London police feel the heat in hacking scandal
Two top cops have resigned and UK officials are investigating the tabloid phone-hacking case
By Jill Lawless and Cassandra Vinograd
LONDON — Britain's tabloid phone-hacking scandal enveloped the London police force Monday with the rapid-fire resignations of two top officers and claims of possible illegal eavesdropping, bribery and collusion. U.K officials immediately vowed to investigate.
Prime Minister David Cameron, feeling the political heat from his own close ties to individuals within Rupert Murdoch's media empire, cut short his trip to Africa and called an emergency session of Parliament for Wednesday so he could address lawmakers on the scandal.
U.K lawmakers on Tuesday will grill Murdoch, his son James and Rebekah Brooks, the ousted chief executive of Murdoch's U.K. newspaper arm, in a widely anticipated televised public hearing on the scandal. Lawmakers hope to learn more about the scale of phone hacking by U.K. journalists and who — if anyone — in Murdoch's empire was aware of what allegedly took place at the now-defunct News of the World tabloid.
One of the first voices to blow the whistle on the phone hacking — former News of the World journalist Sean Hoare — was found dead Monday in Watford, about 25 miles (40 kilometers) northwest of London. Police said the death was being treated as unexplained but was not considered suspicious, according to Britain's Press Association.
Hoare was quoted by The New York Times saying that phone hacking — listening to the voice mail of celebrities, politicians, other journalists or even murder victims — was widely used and even encouraged at the News of the World under then-editor Andy Coulson.
Coulson — who most recently served as Prime Minister David Cameron's communications chief _ was arrested as part of the widening investigation into phone hacking and police corruption.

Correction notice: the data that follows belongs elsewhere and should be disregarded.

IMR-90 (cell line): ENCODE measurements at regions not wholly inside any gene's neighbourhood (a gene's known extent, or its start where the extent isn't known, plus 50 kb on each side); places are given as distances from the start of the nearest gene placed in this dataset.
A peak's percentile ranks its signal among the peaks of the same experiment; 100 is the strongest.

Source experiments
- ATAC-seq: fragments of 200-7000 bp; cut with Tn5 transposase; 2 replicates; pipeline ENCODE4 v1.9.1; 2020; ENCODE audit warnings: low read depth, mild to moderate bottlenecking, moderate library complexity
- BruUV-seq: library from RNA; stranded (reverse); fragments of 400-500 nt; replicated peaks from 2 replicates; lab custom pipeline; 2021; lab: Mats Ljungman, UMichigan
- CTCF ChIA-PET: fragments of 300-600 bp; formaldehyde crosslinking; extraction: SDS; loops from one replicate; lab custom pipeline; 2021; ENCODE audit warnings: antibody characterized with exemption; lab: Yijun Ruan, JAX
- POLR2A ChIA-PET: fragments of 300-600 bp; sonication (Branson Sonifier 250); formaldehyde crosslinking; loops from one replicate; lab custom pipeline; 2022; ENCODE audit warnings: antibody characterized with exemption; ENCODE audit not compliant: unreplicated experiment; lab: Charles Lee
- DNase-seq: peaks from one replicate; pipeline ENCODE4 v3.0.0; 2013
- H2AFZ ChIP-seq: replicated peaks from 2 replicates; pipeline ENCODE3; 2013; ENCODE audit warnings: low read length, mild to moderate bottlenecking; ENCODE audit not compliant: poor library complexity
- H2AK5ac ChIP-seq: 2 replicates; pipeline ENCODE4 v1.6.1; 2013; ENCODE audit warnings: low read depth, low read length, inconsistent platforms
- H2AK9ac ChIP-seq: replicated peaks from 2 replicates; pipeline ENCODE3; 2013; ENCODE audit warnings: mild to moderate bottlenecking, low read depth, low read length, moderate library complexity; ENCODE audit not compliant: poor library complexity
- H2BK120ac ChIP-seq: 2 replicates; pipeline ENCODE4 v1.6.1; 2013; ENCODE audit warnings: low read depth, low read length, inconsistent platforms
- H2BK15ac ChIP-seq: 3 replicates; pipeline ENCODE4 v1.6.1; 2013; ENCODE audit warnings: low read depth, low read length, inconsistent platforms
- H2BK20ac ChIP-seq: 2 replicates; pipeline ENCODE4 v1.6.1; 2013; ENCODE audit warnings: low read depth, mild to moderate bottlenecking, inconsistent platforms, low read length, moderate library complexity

The crisis has also triggered upheaval in the upper ranks of Britain's police. Monday's resignation of Assistant Commissioner John Yates — Scotland Yard's top anti-terrorist officer _ followed that Sunday of police chief Paul Stephenson — both for links to an arrested former executive from Murdoch's shuttered News of the World tabloid.
The scandal over Murdoch journalists hacking into cell phones for scoops and paying police for information has knocked billions off the value of Murdoch's News Corp. The media baron was already forced to shut down the 168-year-old News of the World tabloid, accept the resignations of top deputies in Britain and in the U.S. and abandon his dream of taking full control of a lucrative satellite broadcaster, British Sky Broadcasting.
Britain's police watchdog on Monday said it had received allegations of potential wrongdoing in connection with phone hacking against four senior officers — Stephenson, Yates and two former senior officers. One of the claims is that Yates inappropriately helped get a job for the daughter of former News of the World editor, Neil Wallis, one of 10 people arrested in the scandal.
The Independent Police Complaints Commission said it was looking into the claims.
Yates insisted he had done nothing wrong. "I have acted with complete integrity," he said. "My conscience is clear."
But the government quickly announced an inquiry into police-media relations and corruption.
"Who polices the police?" asked Home Secretary Theresa May as she announced an inquiry into "instances of undue influence, inappropriate contractual arrangements and other abuses of power in police relationships with the media and other parties."
London's police force is also under intense pressure to explain why its original hacking investigation failed to find evidence to prosecute anyone other than a single reporter and a private investigator.
Yates was the official who decided two years ago not to reopen police inquiries into phone hacking and police bribery by tabloid journalists, saying he did not believe there was any new evidence to consider.
Detectives reopened the investigation earlier this year and now say they have the names of 3,700 potential hacking targets — celebrities, politicians, other journalists and even murder victims.
Cameron is under heavy pressure after the resignations of Stephenson and Yates, and Sunday's arrest of Brooks — a friend and neighbor whom he has met with at least six times since entering office 14 months ago.
Brooks was arrested on suspicion of hacking into the cell phones of people in the news and bribing police for information to fuel sensational scoops for her gossipy tabloids.
Cameron's critics grew louder in London as the prime minister visited South Africa on a two-day visit to the continent. The trip was already cut in half by the crisis and Cameron trimmed another seven hours from his itinerary as his government faced growing questions about its cozy relationship with the Murdoch empire.